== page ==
The 2nd amendment to the US constitution reads: “A well regulated Militia, being necessary to the security of a free State, the right of the people to keep and bear Arms, shall not be infringed.” I don’t know what this means exactly, but I think any reasonable interpretation has to be communal in spirit, rather than the more self-serving propaganda we get from the National Rifle Association.
I support the right to bear arms, but it’s low on my list of concerns. The NRA’s agenda seems misguided in our modern age. There are plenty of guns, and yet the world is no safer. Violence begets violence. Guns are tools of violence. There are too many guns. The access to obtaining a gun is too easy, largely thanks to the NRA.
The NRA lacks the courage to have an honest conversation about gun control. They’d rather push the falsehood of the Federal government conspiring to take away guns, or promote racial prejudices and class war, or stoke fears about an inevitable apocalypse. The people buying into all this are not freedom warriors or heroes. They are simply good for the gun business.
To experience freedom, one has to want to be free. Freedom doesn’t mean living in fear. The NRA doesn’t resemble a free society to me. They look like a reactionary and frightful group of Debbie Downers; constantly fretting about losing liberties while banking on the anxiety and paranoia of chicken little gun consumers.
As for the words of the 2nd Amendment… There is no mention of a right to build an arsenal in anticipation of the apocalypse. The NRA doesn’t seem orientated around the concept of a well-regulated militia either, seeing as they are resistant to any suggestion of REGULATIONS. The definition of “Arms” has evolved mightily since the genesis of the 2nd Amendment too.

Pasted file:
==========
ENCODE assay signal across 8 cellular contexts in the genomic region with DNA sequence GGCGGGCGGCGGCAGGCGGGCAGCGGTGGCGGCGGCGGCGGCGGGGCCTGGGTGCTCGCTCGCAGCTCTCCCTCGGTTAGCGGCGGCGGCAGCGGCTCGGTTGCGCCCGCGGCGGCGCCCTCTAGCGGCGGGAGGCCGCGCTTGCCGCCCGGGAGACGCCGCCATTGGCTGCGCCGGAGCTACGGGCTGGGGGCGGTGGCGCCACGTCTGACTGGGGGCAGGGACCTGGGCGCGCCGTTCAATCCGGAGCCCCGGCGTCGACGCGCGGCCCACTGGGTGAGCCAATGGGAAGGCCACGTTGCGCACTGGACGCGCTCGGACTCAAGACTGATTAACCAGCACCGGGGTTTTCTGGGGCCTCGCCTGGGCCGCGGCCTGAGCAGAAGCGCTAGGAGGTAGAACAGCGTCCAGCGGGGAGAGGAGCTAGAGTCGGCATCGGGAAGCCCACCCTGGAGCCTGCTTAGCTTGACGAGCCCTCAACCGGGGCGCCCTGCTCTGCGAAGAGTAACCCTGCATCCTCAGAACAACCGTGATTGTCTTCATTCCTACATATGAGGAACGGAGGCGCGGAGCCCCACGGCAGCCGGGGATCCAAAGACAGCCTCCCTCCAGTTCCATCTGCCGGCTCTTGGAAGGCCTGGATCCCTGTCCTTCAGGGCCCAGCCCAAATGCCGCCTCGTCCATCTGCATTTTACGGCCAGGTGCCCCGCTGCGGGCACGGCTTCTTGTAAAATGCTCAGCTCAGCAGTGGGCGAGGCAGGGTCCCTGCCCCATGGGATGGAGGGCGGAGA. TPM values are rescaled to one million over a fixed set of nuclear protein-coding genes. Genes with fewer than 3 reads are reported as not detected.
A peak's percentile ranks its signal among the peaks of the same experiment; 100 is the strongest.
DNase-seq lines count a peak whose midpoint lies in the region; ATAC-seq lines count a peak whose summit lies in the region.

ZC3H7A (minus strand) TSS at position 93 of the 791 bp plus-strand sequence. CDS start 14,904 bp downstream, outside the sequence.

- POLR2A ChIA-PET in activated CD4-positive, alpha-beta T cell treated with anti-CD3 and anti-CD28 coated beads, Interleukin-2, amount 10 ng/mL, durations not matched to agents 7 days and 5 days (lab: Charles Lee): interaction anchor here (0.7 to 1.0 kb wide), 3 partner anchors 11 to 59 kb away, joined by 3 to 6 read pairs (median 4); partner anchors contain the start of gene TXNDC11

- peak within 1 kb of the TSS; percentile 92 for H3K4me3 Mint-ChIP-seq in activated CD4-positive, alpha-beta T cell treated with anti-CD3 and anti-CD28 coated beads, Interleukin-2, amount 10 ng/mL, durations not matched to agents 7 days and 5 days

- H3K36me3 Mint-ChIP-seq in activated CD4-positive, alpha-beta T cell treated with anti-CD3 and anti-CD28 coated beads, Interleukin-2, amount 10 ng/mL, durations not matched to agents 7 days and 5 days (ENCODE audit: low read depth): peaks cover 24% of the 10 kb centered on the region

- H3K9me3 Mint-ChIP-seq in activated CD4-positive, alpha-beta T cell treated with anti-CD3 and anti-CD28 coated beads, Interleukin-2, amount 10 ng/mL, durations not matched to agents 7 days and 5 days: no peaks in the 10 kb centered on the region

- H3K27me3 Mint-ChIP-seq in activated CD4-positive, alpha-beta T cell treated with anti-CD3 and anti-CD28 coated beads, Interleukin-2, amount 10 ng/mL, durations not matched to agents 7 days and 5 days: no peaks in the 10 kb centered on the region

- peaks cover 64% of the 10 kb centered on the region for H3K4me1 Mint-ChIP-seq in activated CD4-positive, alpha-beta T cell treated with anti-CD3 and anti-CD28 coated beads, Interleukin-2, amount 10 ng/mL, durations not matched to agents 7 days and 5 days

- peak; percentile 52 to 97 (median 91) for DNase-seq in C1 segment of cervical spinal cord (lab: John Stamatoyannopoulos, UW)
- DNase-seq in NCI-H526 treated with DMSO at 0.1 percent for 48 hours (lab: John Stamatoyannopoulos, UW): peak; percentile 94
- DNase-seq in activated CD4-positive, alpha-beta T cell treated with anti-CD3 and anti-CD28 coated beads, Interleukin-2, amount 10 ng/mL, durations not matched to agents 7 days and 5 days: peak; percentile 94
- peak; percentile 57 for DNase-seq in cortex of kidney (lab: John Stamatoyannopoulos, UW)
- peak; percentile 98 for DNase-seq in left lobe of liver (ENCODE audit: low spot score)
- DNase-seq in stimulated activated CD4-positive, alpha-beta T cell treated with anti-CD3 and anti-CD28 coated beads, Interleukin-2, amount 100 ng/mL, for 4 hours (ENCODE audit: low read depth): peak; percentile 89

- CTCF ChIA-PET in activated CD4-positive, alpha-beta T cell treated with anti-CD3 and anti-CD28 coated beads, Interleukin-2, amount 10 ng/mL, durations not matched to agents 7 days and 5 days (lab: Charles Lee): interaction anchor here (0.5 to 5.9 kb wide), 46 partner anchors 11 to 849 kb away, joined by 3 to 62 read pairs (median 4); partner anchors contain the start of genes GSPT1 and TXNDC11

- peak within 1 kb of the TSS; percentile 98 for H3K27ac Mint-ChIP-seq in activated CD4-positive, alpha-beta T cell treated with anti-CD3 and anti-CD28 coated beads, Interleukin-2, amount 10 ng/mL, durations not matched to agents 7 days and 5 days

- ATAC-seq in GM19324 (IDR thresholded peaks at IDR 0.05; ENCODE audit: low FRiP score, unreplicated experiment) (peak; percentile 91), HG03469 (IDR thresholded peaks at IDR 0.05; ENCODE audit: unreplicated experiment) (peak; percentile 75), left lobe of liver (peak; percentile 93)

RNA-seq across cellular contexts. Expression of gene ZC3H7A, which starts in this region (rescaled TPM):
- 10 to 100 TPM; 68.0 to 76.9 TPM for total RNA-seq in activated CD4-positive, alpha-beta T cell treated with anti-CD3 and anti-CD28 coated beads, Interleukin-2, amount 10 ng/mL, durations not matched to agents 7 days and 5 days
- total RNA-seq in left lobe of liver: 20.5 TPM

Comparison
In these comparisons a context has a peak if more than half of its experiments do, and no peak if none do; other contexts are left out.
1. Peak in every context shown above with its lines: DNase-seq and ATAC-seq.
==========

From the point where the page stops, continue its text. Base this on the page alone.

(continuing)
All the amendments have limits based upon reasonable interpretation. For instance, the 1st Amendment grants the right to free speech, but you can’t yell “fire” in a crowded theater. You can’t incite a riot. The 3rd Amendment restricts the quartering of soldiers in private homes without the homeowner’s consent. Who even thinks about the 3rd amendment?
I would argue that the root fears underlying the prominence of the 2nd Amendment should apply equally to the 3rd Amendment. Both amendments were written in the spirit of mitigating governmental overreach. But the context behind these amendments was much different in the late 1700s.
The Bill of Rights was created in a less habitable time for democracy. The young US government lacked institutional framework and legislative precedence. There was a standing army left over from the Revolutionary War that no one quite knew what to do with. Times have changed since then and the idea that US government will squat on your land willy-nilly is absurd. This is why no one talks about the 3rd Amendment.
The government isn’t looking to take away guns either. The reason why the 3rd Amendment is in the background of consciousness, while the 2nd Amendment is front and center is because the 3rd Amendment doesn’t sell guns (or anything else for that matter). The best arguments for the 2nd amendment condone responsible, qualified gun ownership. The worst - and more prevalent - arguments are self-serving: being armed in defense against other citizens.
To cut to the chase: the main reason people have guns is because it gets them off. It has nothing to do with being a hero. So be it. But, in consideration of a weapon’s violence and random potential to harm others, the access to entry should resemble that which would make a good soldier and a good citizen. The process should be transparent. Beyond that, guns are basically a security blanket for adults, psychologically appeasing perhaps, but not sensible.